Amazon Not Happy with Seattle’s New Compromise Head Tax

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By Paul Shukovsky

Seattle’s City Council unanimously passed an employee head count tax it revised to placate the business community and hometown company Amazon.com Inc.

The retail giant had leveled a threat making its expansion in the city contingent upon the council vote.

The ordinance as amended imposes an employee hours tax beginning Jan. 1, 2019, on businesses with annual incomes exceeding $20 million—levying a tax of about $275 per year for each full-time employee based on a rate of $0.14323 per hour worked. It is expected to generate about $48 million in revenue from some 585 companies, about 3 percent of those doing business in the city.

The revenue will go toward affordable housing and wraparound services in an economically vibrant city where a tech boom has sparked a sharp spike in rents and homelessness.

The politically progressive council—which passed out of committee May 11 a proposed ordinance that would have taxed at a rate of $500 per employee—backed down in the face of a likely veto from Seattle Mayor Jenny Durkan (D), who proposed a rate of $250 per employee.

To get enough votes to override a possible veto, five council members who supported the original measure were forced to compromise May 14 with the other four members who were worried about the impact of a tax on jobs.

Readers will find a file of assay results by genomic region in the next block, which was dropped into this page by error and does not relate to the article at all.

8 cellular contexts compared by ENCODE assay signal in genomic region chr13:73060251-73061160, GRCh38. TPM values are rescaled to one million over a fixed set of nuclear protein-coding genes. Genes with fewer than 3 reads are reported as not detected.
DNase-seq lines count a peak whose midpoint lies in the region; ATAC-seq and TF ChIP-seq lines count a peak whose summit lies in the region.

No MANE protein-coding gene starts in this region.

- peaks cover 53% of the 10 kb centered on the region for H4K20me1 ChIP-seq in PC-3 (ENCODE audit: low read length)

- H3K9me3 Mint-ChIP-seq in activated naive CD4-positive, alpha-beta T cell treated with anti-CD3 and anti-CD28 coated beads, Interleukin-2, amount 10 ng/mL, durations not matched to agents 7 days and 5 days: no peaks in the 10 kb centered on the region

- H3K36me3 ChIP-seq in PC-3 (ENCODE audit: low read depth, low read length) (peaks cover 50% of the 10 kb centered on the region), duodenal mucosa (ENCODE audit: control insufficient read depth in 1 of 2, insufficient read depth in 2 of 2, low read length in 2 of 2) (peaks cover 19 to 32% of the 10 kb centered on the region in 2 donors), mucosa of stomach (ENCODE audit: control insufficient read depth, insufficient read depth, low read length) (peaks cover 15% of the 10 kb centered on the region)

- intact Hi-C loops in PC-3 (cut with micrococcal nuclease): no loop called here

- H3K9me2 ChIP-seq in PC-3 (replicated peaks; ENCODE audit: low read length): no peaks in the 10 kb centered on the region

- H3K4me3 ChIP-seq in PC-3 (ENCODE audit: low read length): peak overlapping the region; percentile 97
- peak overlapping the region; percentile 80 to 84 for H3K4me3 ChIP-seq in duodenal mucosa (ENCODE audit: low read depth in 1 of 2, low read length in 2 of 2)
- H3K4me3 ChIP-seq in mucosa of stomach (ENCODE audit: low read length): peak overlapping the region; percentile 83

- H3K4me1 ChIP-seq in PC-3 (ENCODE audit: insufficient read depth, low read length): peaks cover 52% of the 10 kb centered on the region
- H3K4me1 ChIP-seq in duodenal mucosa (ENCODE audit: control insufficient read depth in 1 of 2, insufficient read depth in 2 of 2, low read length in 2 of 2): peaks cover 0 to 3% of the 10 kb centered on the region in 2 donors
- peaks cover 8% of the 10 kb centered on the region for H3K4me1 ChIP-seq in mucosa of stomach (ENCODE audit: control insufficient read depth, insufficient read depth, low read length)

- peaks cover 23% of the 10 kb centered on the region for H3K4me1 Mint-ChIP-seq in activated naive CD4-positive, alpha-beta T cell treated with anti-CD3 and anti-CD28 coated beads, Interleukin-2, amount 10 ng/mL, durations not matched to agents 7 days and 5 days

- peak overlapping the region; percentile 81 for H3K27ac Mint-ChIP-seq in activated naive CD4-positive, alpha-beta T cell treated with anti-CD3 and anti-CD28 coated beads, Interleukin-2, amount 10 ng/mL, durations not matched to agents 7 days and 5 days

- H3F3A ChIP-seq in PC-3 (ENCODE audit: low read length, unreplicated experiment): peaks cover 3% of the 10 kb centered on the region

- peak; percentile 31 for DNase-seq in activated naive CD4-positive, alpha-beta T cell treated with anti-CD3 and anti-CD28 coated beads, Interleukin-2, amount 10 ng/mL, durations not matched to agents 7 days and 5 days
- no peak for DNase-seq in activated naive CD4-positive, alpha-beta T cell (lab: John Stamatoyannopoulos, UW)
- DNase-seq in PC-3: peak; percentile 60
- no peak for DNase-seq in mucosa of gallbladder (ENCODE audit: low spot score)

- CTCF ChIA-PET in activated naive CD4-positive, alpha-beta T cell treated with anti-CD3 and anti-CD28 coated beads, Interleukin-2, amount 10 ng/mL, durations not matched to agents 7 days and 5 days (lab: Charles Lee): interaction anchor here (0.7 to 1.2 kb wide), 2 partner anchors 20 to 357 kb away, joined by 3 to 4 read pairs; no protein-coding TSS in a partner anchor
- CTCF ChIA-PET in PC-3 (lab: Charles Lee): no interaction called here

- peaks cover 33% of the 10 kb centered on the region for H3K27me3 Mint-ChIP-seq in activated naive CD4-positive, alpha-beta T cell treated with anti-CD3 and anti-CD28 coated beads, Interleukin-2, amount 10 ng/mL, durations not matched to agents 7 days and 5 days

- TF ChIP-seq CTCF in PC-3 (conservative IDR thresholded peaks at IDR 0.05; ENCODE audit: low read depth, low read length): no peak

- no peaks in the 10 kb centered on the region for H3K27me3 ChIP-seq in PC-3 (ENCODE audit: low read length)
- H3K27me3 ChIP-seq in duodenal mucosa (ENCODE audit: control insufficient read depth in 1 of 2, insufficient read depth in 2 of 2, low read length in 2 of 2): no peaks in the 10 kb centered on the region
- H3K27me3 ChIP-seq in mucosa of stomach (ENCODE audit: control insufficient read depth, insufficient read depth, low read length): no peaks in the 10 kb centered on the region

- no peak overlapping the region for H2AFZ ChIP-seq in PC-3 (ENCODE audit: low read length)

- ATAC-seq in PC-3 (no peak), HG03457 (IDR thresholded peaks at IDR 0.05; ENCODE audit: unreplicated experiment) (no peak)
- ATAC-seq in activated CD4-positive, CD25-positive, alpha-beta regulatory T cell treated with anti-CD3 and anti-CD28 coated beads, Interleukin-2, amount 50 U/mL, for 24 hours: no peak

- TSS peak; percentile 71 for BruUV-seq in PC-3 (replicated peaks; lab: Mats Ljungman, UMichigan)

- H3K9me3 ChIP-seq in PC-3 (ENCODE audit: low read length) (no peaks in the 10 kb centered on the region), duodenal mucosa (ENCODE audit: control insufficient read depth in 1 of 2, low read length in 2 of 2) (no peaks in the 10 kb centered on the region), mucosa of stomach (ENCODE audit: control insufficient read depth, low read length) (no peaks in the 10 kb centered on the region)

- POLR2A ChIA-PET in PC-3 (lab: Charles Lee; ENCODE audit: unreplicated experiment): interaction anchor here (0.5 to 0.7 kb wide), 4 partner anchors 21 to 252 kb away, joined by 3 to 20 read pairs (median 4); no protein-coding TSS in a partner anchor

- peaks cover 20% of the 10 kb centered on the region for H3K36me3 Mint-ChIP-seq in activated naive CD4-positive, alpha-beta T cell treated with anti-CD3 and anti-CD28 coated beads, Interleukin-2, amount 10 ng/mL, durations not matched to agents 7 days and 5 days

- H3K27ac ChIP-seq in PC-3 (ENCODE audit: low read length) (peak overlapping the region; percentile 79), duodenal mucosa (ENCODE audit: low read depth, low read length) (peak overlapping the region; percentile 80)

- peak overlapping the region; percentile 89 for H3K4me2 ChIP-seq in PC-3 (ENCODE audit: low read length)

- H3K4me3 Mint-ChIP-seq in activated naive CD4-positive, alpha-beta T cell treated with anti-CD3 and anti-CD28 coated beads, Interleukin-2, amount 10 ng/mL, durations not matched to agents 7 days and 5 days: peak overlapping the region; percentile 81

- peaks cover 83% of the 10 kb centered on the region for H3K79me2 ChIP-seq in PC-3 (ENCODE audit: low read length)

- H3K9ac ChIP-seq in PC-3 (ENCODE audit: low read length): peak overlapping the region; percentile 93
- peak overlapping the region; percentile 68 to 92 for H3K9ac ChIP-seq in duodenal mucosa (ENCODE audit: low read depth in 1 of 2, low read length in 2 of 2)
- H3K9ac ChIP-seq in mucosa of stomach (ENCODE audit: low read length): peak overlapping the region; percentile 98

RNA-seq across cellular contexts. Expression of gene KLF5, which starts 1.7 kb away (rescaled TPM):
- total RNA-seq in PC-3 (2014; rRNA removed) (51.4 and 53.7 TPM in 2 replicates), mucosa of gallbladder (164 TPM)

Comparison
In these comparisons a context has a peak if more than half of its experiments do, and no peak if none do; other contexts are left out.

The original, $500 version of the ordinance would have produced $75 million in revenue, of which some $20 million to $30 million would have come from Amazon.

The company, which employs more than 45,000 people in Seattle, responded by saying it was shelving two big real-estate projects in the city that would hold more than 7,000 employees pending the outcome of the council vote.

The company made clear it was concerned about a provision in the original proposal that would transition the head tax to a 0.7 percent payroll tax that had no sunset. The adopted ordinance sunsets Dec. 31, 2023, and the payroll tax provision was excised from the final version.

‘Part of the Problem’

Amazon apparently isn’t mollified by the passage of the compromise measure.

“We are disappointed by today’s City Council decision to introduce a tax on jobs,” Amazon Vice President Drew Herdener told Bloomberg Tax in an email.

The company has resumed work on one of the real estate projects it paused, Herdener said, adding, “We remain very apprehensive about the future created by the council’s hostile approach and rhetoric toward larger businesses, which forces us to question our growth here.”

“City of Seattle revenues have grown dramatically from $2.8B in 2010 to $4.2B in 2017, and they will be even higher in 2018,” Herdener said. “This revenue increase far outpaces the Seattle population increase over the same time period. The city does not have a revenue problem—it has a spending efficiency problem. We are highly uncertain whether the city council’s anti-business positions or its spending inefficiency will change for the better.”